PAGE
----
Marketing Strategies: Creating Clear Organizational Vision

Marketing Strategies: Creating Clear Organizational Vision

Posted by Ryan Nokes 7/6/09

The importance of getting your business on the same page is paramount: from top management to business divisions to internal office processes to individual employees. Lack of a unifying direction can lead to unexpected consequences. Stephen Covey, in his book The 8th Habit, performed a survey of companies and employee engagement. He then compared the results to a soccer team. The results are chilling.

In a poll of 23,000 employees:

Corporate Understanding of Vision & Objectives If a Soccer Team Had The Same Understanding
Only 37% said they have a clear understanding of what their organization is trying to achieve and why Only 4 of the 11 players on the field would know which goal is theirs
Only 20% were enthusiastic about their team’s and their organization’s goals Only 2 of the 11 players would care
Only 20% said they have a clear link between their tasks and their organization’s goals and fully trusted the organization they worked for Only 2 of the 11 would know what position they play and know exactly what they are supposed to work for
Only 15% felt that their organization fully enables them to execute key goals All but 2 of the players would, in some way, be competing against their own team instead of the opponent

This then is what most organizations look like: One is focused, one is upset, most are confused; and while a few are excited to be there, they have no idea what’s going on. Scary.

Setting the Vision

A vision is an achievable ideal that both motivates as well as provides direction. It pulls the whole team together and gives them a common goal to strive toward. A shared vision rallies the organization together around a shared passion, which is a hallmark of truly innovative companies. When enough people understand where the organization is trying to get and are empowered enough to create and implement ideas, innovation happens.

Google is a great example. Their vision is “to organize the world’s information and make it universally accessible.” 20% of Google employee time goes to whatever project an employee thinks will help achieve that vision. As a result, Google manages to innovate in their field at a ridiculous rate.

Some other examples include:
• American Express – “To be the world’s most respected service brand”
• Avis Rent-a-Car – “To become the world’s preeminent rent-a-car brand”
• IBM has 2: “To lead in the creation, development, and manufacture of the most advanced information technology” & “To translate advanced technologies into value for our customers as the world’s largest information services company”

For 300 more, you can check out this book.

Vision or Hallucination?

Most organizations create a vision that gets slapped on marketing materials or on the front desk or even on their websites, yet nothing is actually done. The employees are aware of it, but do not understand how their jobs relate to it. Covey’s survey proved this.

So how do you move from corporate hallucination to corporate vision? You link the vision all the way to the bottom-line, showing each person in your organization how their efforts contribute. This turns everyone into your organization into marketers, because each one is now more empowered to help promote the business.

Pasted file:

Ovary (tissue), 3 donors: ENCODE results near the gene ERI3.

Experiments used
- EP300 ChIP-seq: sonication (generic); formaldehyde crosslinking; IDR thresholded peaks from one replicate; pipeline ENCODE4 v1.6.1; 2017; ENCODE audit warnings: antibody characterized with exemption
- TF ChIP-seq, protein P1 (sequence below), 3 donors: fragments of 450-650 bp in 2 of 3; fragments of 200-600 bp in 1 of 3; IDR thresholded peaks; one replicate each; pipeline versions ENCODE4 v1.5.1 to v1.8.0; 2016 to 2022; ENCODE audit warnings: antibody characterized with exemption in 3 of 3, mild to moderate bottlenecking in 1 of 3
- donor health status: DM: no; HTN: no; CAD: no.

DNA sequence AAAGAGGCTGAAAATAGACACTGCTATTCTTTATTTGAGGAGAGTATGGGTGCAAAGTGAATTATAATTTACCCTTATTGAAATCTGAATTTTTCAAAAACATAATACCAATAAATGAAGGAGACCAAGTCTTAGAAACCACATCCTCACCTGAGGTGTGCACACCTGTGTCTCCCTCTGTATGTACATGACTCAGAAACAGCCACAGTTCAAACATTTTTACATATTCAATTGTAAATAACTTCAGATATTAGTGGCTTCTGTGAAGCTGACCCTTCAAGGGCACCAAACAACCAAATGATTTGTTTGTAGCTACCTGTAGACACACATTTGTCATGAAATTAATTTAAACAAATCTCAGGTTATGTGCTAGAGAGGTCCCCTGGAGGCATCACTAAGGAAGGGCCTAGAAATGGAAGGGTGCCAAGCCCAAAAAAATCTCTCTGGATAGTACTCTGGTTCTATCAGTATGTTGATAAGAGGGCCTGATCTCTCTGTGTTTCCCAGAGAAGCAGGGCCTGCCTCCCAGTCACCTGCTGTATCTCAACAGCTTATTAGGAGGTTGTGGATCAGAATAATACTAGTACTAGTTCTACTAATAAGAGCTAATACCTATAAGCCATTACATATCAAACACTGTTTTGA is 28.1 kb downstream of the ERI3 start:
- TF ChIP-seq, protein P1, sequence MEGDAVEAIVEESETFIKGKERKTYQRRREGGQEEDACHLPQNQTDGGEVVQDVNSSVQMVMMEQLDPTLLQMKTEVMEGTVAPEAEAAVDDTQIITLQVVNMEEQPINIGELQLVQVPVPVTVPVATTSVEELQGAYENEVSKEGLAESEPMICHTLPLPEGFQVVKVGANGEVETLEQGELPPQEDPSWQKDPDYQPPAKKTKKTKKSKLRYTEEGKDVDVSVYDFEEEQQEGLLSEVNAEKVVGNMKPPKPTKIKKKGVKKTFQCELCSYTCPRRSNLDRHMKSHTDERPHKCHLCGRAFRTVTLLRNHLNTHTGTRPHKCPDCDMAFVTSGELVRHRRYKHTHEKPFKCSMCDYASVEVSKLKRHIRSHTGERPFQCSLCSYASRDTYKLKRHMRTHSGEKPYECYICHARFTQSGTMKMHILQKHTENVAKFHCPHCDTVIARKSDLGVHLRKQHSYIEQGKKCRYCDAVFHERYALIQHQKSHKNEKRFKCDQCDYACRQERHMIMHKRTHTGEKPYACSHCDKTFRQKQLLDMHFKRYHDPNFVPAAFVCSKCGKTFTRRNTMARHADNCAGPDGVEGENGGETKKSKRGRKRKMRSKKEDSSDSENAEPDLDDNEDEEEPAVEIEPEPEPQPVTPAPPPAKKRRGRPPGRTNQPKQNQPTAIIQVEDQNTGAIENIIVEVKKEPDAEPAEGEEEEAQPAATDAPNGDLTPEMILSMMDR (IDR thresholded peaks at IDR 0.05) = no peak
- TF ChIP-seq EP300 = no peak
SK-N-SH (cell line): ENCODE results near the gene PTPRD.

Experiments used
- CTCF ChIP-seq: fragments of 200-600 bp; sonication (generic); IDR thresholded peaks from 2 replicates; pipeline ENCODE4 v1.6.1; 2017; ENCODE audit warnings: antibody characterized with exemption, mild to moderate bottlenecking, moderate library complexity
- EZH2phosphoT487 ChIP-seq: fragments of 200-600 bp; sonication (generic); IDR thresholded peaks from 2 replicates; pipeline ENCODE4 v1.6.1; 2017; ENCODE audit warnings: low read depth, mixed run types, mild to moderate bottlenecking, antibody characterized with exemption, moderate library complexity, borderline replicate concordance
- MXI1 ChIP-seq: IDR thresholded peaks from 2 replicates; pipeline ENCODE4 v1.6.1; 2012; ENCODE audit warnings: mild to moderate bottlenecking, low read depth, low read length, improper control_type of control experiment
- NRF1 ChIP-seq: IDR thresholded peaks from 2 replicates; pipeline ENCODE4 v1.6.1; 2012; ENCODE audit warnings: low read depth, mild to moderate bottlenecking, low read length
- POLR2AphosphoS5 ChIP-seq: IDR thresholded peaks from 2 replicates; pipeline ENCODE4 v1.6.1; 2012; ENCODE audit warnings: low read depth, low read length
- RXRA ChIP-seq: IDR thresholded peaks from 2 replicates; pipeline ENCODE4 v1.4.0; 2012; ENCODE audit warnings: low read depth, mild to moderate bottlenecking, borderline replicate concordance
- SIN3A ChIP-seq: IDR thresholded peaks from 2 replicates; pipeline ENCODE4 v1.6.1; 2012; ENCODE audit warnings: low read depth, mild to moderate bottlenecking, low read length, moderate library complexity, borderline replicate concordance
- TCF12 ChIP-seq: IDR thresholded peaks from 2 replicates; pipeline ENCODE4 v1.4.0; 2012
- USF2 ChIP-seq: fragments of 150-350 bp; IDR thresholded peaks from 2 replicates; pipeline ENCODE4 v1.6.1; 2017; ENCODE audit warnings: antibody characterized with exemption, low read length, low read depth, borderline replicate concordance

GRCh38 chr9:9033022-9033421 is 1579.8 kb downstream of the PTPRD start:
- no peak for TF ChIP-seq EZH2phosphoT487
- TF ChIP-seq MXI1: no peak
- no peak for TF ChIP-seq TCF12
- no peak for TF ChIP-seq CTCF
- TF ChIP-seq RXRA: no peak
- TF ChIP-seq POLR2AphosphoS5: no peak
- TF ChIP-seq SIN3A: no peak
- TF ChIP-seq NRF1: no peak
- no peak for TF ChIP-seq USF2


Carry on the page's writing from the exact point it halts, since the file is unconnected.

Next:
In our next blog post in this series on utilizing marketing analytics to generate business leads and build brand loyalty, we’ll discuss how you can create this link to empower your organization and improve your marketing ROI. Thanks for reading.


Comments: 2

  1. Justin Lison says:

    Yes, that’s a great comparison, soccer teammates and business teammates, knowing myself how complicated it can be to try to instill the will to succeed throughout all business organization’s members.

    Yet, one of the most effective ways that a company can “set the vision” into all members of the organization is by relentlessly working toward the goals entailed in the Company Mission Statement. The Company Mission Statement is a way to align the goals and general way of operating as a unit. If the Company Mission Statement is a constantly reinforced throughout all the various employee tasks there will be a horizontal connection when every employee will be able to see the role of their business in the external environment on top of understanding where the organization looks to be moving toward in the near future.

    The tricky part is trying to engineer a Company Mission Statement that lacks the corniness that is all to commonly found in the business world today. A Company Mission Statement must be proud, energetic, and hopeful in the pursuit of executing objectives. It must read like the last few words a sports captain reminds his teammates of before they hit the playing field. In many ways a Company Mission Statement is exactly that. It should be the exciting desire to come out on top, that blazes an inferno of psychological will power, mentioned every time the organization is putting their reputation on the line.

    The Company Mission Statement is the company’s self concept of itself in the external environment and thus is crucial in creating clear organizational vision’s needed by all businesses as mentioned in the article above.

    • vault says:

      Thanks for your addition. It’s true that a company’s self concept should be encapsulated in its vision; one of the best ways to do this is to make sure that the statement has a concrete, measurable outcome. Take Culver’s mission statement: “Every Guest Who Chooses Culver’s Leaves Happy.” Any decision made by anyone in the company comes back to one question: Will this decision make Culver’s customers leave happy? If it doesn’t further that purpose, it’s thrown out. It’s clear, it’s concise, and it’s outcome oriented. Anyone have other examples of how to instill a company’s mission into its employees?

Comments are closed.